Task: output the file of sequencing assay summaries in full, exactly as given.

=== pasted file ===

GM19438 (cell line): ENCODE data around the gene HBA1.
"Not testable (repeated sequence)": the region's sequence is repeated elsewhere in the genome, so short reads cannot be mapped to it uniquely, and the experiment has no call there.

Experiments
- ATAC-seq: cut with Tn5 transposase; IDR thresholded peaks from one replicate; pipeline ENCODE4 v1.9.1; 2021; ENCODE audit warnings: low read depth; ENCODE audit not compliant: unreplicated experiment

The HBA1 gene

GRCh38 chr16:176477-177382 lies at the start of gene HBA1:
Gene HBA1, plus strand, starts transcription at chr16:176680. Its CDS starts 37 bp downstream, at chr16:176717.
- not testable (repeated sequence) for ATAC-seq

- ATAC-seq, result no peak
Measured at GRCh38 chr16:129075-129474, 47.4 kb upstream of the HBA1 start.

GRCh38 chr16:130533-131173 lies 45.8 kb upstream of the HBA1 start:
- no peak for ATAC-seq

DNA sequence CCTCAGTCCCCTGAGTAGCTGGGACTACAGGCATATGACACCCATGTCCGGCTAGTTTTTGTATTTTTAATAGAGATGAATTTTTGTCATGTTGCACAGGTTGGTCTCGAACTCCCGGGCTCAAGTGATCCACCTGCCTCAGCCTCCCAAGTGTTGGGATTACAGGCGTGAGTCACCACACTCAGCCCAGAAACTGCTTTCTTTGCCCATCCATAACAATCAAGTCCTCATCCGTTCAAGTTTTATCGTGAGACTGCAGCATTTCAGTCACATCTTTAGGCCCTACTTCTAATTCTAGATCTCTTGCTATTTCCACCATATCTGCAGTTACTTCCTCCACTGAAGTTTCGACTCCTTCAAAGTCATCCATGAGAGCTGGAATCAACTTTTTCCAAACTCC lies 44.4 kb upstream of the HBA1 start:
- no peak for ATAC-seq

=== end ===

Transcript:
GM19438 (cell line): ENCODE data around the gene HBA1.
"Not testable (repeated sequence)": the region's sequence is repeated elsewhere in the genome, so short reads cannot be mapped to it uniquely, and the experiment has no call there.

Experiments
- ATAC-seq: cut with Tn5 transposase; IDR thresholded peaks from one replicate; pipeline ENCODE4 v1.9.1; 2021; ENCODE audit warnings: low read depth; ENCODE audit not compliant: unreplicated experiment

The HBA1 gene

GRCh38 chr16:176477-177382 lies at the start of gene HBA1:
Gene HBA1, plus strand, starts transcription at chr16:176680. Its CDS starts 37 bp downstream, at chr16:176717.
- not testable (repeated sequence) for ATAC-seq

- ATAC-seq, result no peak
Measured at GRCh38 chr16:129075-129474, 47.4 kb upstream of the HBA1 start.

GRCh38 chr16:130533-131173 lies 45.8 kb upstream of the HBA1 start:
- no peak for ATAC-seq

DNA sequence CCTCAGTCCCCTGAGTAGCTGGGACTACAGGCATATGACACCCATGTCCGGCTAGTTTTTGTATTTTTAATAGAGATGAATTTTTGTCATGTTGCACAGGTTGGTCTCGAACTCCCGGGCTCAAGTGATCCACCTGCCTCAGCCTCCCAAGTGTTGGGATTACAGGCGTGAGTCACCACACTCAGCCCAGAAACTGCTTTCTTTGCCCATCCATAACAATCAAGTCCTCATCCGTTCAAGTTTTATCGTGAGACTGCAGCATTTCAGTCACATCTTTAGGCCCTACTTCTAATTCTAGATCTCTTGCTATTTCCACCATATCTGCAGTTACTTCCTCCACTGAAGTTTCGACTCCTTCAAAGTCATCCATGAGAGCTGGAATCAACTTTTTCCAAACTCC lies 44.4 kb upstream of the HBA1 start:
- no peak for ATAC-seq